Dr. Robert Breunig, known as Bob to those of us who have worked with him over the years, has been the director of the Wildflower Center since 1997. I was president of the board at the time, and I cannot begin to tell you how happy we have been to have him aboard. He came to us as past director of the Desert Botanical Garden in Phoenix, where he developed his passion for native plants. Bob is a leader in the native plant movement and also a member of the Philosophical Society. Bob will present an overview and also serve as the moderator.

Dr. Laura L. Jackson, of the University of Northern Iowa, will give our keynote address with her answer to the question “What Does It Mean to Love the Land?” Her new book is entitled The Farm as Natural Habitat: Reconnecting Food Systems and Ecosystems.

Dr. Camille Parmesan, of the University of Texas at Austin, has focused her work of the past several years on the impact of climate change in the twentieth century on wildlife. Her work on butterfly range shifts as been featured in many scientific and popular press reports. She will speak on "Global Warming and the Changing Land."

Dr. David Schmidly, president of Texas Tech University, has spent thirty years studying Texas landscapes and natural history. He has authored five major books about Texas mammals, and his most recent book, Texas Natural History: A Century of Change, chronicles the modem history of landscape change in the state and its impact on the fauna. The topic of his presentation is "A Century of Land Use in Texas."

Dr. Libby Stem, of the University of Texas at Austin, will also explore issues close to home with her presentation "Soil and the Edwards Plateau." She applies her specialty of isotope geochernistry to understand earth surface processes both in the modern environment and in the geologic record.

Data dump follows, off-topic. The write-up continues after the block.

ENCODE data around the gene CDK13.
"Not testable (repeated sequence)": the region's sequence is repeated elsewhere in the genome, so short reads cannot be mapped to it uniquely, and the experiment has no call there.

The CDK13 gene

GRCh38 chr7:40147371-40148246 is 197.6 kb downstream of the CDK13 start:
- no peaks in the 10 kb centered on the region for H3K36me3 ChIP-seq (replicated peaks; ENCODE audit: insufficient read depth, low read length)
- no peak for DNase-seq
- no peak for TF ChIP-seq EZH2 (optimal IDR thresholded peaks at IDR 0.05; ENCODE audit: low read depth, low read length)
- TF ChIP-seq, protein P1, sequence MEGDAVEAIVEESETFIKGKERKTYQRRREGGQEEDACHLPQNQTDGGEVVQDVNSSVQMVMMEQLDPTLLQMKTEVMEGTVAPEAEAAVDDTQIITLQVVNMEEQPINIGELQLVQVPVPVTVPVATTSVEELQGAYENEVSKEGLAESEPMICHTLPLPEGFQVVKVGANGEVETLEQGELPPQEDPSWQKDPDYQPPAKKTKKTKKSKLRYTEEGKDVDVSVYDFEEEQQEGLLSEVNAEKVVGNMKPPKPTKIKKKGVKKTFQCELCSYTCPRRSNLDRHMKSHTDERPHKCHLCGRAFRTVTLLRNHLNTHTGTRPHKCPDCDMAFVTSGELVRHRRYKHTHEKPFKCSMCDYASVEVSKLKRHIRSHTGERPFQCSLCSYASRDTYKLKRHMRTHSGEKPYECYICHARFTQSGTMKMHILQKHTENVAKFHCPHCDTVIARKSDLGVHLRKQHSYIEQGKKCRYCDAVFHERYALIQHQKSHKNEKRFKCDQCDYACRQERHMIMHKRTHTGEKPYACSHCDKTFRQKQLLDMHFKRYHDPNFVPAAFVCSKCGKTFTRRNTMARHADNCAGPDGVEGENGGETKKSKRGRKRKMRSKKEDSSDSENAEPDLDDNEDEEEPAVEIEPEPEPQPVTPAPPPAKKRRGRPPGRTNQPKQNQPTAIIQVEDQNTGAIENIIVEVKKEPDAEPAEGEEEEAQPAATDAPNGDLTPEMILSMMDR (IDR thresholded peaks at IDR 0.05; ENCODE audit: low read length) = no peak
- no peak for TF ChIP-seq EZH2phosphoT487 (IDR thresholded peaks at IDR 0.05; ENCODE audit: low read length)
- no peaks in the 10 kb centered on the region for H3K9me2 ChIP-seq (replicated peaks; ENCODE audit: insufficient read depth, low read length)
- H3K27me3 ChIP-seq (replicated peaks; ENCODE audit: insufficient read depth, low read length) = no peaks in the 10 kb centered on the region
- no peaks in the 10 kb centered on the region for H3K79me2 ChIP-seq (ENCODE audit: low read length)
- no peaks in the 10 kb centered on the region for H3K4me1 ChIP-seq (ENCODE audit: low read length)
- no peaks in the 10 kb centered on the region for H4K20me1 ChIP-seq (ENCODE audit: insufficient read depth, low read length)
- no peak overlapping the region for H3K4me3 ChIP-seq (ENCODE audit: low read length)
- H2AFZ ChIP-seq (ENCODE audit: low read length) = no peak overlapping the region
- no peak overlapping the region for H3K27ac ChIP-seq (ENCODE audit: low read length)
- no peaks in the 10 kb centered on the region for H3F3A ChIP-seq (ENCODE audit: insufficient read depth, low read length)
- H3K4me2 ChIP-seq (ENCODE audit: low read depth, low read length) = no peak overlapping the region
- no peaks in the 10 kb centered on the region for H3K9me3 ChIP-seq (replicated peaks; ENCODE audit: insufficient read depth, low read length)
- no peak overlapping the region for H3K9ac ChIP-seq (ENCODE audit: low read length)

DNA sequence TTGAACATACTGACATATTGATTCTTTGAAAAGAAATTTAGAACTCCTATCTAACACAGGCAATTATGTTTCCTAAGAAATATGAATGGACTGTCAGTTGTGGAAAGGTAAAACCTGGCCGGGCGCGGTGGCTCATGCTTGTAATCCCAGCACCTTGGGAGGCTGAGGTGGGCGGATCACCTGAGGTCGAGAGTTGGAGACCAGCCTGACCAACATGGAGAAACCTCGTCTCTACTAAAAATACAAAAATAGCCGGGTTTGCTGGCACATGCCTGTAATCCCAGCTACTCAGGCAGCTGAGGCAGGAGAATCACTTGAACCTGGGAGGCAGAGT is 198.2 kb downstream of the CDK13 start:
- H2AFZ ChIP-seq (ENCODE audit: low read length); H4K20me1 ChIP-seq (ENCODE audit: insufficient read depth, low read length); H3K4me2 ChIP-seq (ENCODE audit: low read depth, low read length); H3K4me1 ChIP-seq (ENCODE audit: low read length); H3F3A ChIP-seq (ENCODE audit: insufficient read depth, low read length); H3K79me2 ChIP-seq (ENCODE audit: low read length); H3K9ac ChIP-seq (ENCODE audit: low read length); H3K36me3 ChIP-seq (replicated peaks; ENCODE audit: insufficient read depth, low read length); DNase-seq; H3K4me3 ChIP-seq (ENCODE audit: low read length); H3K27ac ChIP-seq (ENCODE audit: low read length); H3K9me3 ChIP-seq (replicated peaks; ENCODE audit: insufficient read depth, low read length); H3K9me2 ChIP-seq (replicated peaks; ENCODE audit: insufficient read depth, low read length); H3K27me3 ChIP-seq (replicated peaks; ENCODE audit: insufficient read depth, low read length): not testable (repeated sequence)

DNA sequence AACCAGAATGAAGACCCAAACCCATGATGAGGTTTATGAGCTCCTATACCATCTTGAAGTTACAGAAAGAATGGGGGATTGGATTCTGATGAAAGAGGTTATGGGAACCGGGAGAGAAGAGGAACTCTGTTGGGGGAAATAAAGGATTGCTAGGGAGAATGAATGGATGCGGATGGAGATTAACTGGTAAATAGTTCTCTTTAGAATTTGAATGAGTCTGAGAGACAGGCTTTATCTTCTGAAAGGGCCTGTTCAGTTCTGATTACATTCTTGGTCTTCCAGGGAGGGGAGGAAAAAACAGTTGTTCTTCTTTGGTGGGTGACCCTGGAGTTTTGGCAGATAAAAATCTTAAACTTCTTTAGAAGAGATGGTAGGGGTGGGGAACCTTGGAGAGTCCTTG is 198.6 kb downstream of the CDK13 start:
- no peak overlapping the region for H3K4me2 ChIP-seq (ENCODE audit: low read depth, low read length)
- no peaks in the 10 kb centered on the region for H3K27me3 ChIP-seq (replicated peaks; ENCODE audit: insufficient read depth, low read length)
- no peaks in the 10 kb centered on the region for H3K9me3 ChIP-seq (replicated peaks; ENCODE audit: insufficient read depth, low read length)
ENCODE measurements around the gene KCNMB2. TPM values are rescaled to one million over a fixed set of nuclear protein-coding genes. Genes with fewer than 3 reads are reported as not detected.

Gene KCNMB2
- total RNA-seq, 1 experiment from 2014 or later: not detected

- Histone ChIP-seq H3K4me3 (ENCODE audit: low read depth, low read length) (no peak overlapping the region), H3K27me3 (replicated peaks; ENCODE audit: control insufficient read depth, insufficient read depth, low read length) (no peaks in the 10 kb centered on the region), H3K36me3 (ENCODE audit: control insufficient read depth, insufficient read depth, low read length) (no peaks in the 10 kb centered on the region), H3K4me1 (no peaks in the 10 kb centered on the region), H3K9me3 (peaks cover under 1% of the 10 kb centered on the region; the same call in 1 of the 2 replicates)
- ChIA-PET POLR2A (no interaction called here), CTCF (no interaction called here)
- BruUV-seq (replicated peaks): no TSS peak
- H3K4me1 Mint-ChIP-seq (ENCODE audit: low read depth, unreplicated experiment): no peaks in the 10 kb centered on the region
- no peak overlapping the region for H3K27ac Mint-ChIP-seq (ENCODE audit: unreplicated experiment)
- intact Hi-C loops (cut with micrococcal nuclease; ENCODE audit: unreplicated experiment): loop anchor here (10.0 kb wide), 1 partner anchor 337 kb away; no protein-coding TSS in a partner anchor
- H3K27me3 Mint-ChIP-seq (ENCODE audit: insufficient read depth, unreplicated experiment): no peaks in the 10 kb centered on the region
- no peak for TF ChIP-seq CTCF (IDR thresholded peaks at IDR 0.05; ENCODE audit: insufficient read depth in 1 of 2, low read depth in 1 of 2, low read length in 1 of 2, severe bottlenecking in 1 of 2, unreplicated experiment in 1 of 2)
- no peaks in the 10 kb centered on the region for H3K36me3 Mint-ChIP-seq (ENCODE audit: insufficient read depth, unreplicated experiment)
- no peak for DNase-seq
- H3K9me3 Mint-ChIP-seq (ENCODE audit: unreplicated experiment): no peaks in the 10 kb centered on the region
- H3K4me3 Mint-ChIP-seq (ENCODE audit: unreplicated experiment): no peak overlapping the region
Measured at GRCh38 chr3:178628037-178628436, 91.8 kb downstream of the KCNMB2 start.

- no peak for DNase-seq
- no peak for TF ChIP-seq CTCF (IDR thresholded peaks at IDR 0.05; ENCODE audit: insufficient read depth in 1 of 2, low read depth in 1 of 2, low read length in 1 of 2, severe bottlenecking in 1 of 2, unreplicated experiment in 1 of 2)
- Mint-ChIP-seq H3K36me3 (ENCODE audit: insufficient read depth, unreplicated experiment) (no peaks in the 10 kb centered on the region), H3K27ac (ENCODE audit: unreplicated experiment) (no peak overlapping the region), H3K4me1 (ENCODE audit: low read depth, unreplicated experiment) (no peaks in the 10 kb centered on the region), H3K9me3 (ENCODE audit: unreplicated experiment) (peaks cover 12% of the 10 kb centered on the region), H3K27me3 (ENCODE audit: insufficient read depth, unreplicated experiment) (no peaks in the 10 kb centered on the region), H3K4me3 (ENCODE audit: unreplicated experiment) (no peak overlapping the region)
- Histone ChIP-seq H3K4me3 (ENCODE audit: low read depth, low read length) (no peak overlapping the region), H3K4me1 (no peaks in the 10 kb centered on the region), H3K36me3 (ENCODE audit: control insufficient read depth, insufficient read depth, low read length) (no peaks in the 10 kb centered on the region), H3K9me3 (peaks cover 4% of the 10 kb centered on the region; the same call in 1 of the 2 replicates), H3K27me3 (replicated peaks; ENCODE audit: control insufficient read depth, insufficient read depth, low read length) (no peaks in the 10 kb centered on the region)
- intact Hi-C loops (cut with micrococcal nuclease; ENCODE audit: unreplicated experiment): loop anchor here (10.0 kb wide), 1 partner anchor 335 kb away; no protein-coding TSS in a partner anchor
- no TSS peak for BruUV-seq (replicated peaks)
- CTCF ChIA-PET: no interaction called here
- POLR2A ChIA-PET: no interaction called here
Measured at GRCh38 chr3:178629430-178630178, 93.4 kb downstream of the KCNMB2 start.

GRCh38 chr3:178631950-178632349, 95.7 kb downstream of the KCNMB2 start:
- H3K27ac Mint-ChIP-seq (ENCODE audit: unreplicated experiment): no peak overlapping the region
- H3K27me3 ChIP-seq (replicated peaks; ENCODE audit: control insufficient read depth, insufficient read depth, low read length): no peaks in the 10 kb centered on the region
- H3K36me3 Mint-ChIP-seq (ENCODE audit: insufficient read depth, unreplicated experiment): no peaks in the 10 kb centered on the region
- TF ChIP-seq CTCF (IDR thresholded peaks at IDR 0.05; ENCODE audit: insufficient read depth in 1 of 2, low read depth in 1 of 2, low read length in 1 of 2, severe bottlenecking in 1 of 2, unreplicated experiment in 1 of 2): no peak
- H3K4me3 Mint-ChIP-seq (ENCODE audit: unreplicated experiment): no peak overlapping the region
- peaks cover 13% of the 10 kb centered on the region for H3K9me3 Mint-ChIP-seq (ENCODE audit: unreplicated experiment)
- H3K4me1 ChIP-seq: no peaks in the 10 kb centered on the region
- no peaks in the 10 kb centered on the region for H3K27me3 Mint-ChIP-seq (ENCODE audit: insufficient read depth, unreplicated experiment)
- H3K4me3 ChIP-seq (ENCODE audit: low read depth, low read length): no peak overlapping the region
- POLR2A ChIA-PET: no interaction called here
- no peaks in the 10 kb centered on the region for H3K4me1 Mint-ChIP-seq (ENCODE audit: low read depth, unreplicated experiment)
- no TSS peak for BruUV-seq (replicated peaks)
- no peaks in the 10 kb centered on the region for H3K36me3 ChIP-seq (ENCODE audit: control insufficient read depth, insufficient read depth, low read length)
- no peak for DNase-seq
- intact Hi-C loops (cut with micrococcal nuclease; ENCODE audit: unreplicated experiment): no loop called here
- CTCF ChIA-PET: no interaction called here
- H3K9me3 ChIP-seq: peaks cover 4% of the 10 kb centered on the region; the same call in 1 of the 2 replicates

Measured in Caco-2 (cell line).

Dr. William R. Jordan III, director of the New Academy for Nature and Culture, is the founder of the journal Restoration & Management Notes (now Ecological Restoration) and a founding member of the Society for Ecological Restoration. His new book is entitled The Sunflower Forest: Ecological Restoration and the New Communion with Nature. He will answer the question "How Can We Heal the Land?"

Andrew Sansom, former director of the Texas Parks and Wildlife Department and now director of the International Institute for Sustainable Water Resources at Southwest Texas State University in San Marcus, will speak on "Texas Land and Public Policy."      

Our closing panel for the day will focus on national policy and "America the Beautiful." Jessica Catto, who brought this distinguished group of panelists together, will serve as the panel moderator. Melinda. Taylor of Environmental Defense; Larry Selzer, vice president of Sustainable Programs, the Conservation Fund; William E. Debuys Jr., who chairs the Valles Caldera Trust in New Mexico; and Pat Noonan, the founder and chairman of the board of the Conservation Fund, will give us a close look at nongovernmental agencies' work on a national scale.

On Sunday morning, Robert Bruenig will serve as moderator for a summary session, "The Future of the Land." Joining in the discussion will be Laura Jackson, William Jordan, Andy Sansom, Libby Stem, Jessica Catto, and Camille Parmesan.

 

I will now turn the program over to Dr. Beunig and our distinguished speakers with my warm welcome and thanks for their participation.